Guelph’s water supply

Guelph’s groundwater

Guelph is one of the largest Canadian cities to rely almost exclusively on groundwater for its drinking water supply.

Groundwater comes from rain and melted snow that seeps into open spaces and cracks in soil and rock. Groundwater is found almost everywhere underground but there usually isn’t enough for an entire city’s water supply. Fortunately, Guelph is located above two aquifers which provide the city with high quality water.

The aquifer is formed by limestone/dolomite bedrock formations extending across Southern Ontario between the Bruce Peninsula and Niagara Falls. These particular bedrock formations are good aquifers because they have large open spaces and cracks in some of the layers of rock. Wells drilled into this aquifer can provide sufficient water for individual houses, farms, businesses or for large municipalities like Guelph.

Most of Guelph’s water comes from a permeable zone called the “production zone”. In places, the bedrock is overlain by overburden deposits – clays, silts and sands placed by glaciers. Rain and snow filters through these formations before it reaches the bedrock. Some of these layers are aquitards—less permeable formations of clay or shale—which can act as barriers and protect deeper groundwater resources.

Municipal wells and water collection systems

Guelph has 21 operational groundwater wells and a shallow groundwater collector system called the Glen Collector System. The Glen Collector System is a series of underground perforated pipes that collect shallow groundwater from the Arkell Spring Grounds in the Township of Puslinch. Each year, between April 15 and November 15, we pump water from the Eramosa River into an engineered-block infiltration pond and trench where it soaks into the ground to replenish groundwater supplies.

The water from the wells and collector system are treated and distributed to the community. The City supplies water to homes, businesses, fire hydrants and water storage facilities including our three water towers and our underground storage reservoirs.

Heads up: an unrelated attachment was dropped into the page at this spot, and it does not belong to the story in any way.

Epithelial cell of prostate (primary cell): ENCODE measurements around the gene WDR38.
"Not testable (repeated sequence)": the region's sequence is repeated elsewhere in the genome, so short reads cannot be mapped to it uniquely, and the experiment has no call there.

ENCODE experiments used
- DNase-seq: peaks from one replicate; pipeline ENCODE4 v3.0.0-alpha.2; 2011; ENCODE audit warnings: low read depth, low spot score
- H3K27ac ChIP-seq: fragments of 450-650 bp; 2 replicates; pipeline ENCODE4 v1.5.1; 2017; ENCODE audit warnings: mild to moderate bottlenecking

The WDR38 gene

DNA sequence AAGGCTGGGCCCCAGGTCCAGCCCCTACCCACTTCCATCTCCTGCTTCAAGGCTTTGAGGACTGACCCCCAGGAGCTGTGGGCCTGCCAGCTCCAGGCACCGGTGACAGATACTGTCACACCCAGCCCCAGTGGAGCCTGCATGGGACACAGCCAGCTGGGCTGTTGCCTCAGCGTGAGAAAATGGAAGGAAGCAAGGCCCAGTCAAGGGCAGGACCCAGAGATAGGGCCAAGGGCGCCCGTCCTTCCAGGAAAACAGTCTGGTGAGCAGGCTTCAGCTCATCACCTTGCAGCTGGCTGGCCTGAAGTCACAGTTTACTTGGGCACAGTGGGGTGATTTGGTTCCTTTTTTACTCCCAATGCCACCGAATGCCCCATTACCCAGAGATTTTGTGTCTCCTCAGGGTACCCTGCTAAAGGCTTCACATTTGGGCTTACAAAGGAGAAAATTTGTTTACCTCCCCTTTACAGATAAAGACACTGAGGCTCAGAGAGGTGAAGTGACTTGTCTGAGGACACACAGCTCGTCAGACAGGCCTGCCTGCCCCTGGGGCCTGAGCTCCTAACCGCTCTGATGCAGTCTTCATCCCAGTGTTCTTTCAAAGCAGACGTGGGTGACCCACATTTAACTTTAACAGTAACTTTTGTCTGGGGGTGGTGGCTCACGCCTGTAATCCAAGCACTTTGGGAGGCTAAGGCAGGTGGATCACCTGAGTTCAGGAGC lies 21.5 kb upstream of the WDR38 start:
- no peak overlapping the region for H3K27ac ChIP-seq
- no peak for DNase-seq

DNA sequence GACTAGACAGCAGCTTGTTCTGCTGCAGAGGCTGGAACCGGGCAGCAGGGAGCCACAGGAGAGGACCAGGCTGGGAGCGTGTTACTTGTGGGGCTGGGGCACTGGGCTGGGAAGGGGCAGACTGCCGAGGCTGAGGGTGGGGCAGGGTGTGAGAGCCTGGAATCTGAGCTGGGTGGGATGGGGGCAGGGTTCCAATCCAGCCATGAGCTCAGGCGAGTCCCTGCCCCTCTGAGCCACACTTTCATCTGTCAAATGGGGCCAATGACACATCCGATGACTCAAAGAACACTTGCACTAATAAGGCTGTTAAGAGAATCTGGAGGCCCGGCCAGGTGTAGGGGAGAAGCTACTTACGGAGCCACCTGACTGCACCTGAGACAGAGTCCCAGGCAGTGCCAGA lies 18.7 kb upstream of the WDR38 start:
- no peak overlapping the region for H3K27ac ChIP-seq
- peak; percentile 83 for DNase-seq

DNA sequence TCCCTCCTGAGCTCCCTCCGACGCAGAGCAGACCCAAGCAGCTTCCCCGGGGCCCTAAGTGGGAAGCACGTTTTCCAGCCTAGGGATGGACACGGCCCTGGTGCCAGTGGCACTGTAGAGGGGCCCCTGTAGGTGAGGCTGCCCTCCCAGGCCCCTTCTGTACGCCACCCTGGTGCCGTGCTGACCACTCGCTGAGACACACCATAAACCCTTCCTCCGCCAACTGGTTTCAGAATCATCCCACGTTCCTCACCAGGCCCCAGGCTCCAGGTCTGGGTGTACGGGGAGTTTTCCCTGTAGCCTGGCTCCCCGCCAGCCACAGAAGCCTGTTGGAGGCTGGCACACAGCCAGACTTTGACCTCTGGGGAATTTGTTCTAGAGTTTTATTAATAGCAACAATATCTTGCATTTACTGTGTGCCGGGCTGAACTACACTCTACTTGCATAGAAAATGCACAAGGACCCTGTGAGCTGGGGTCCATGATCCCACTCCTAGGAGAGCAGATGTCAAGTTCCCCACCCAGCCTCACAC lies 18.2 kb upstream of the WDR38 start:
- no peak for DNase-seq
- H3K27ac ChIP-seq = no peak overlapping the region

Guelph’s water quality is excellent. The ground acts as a natural filter, and the City uses ultraviolet technology and chlorine as additional protection to ensure the safety of the water as it travels from the source to your tap.

How can you help protect Guelph’s water supply?

Learn about Guelph’s Water Supply Master Plan

Residential well owners

Well Aware is a guide to caring for your residential well.

As a private water well owner, it is your job to be well aware — to understand the basics of well maintenance and operation, and to take the necessary actions to keep your water wells in safe running order.

Be Well Aware – Important information for residential well owners

The Well Aware booklet was compiled by Green Communities Canada, in partnership with the Ontario Ground Water Association and has been posted with permission.

For more information visit wellaware.ca

Residential well owners

Be Well Aware – Important information for residential well owners

As a private water well owner, it is your job to be well aware — to understand the basics of well maintenance and operation, and to take the necessary actions to keep your water wells in safe running order.

Well Aware is a guide to caring for your residential well.

Be Well Aware – Important information for residential well owners

The Well Aware booklet was compiled by Green Communities Canada, in partnership with the Ontario Ground Water Association and has been posted with permission.

For more information visit www.wellaware.ca

Groundwater Protection Program

Groundwater is an essential resource for the City. As such, it must be protected. The introduction of contaminants into the groundwater is a serious problem. Groundwater moves so slowly that problems may take a long time to appear and an even longer time to fix. Because of this, and because it is expensive to clean up a contaminated aquifer, it is preferable in all cases to prevent contamination from happening in the first place.

Contamination of our groundwater can occur as a result of a wide range of activities. Improper waste disposal, leaking septic tanks, former industrial sites, urban runoff, road salts and other sources can all lead to poor groundwater quality if not managed properly. Once it is contaminated, the groundwater may not be suitable for drinking water or it may require expensive treatment processes to remove the contaminants. We depend on our groundwater and therefore it is important to protect this valuable resource.

One of the first steps in groundwater protection is understanding where the groundwater comes from. The City has conducted regional groundwater studies (i.e. the Quadrant Studies) to characterize the groundwater resources within the City. We also have inventories of historical land uses within the City that have the potential to impact our groundwater and water supply wells. Studies are ongoing in 2005 with the Ontario Ministry of the Environment and the Grand River Conservation Authority to develop a groundwater protection program for the City’s water supply.

The City of Guelph has in place several planning policies that support its groundwater protection program. The City has recognized the value of its water resources and has established planning policies to ensure the quantity and quality of this resource is protected. The City’s Official Plan and the Wellington County Official Plan describe policies for the protection, conservation and enhancement of water supply and water resources in the City and in the County.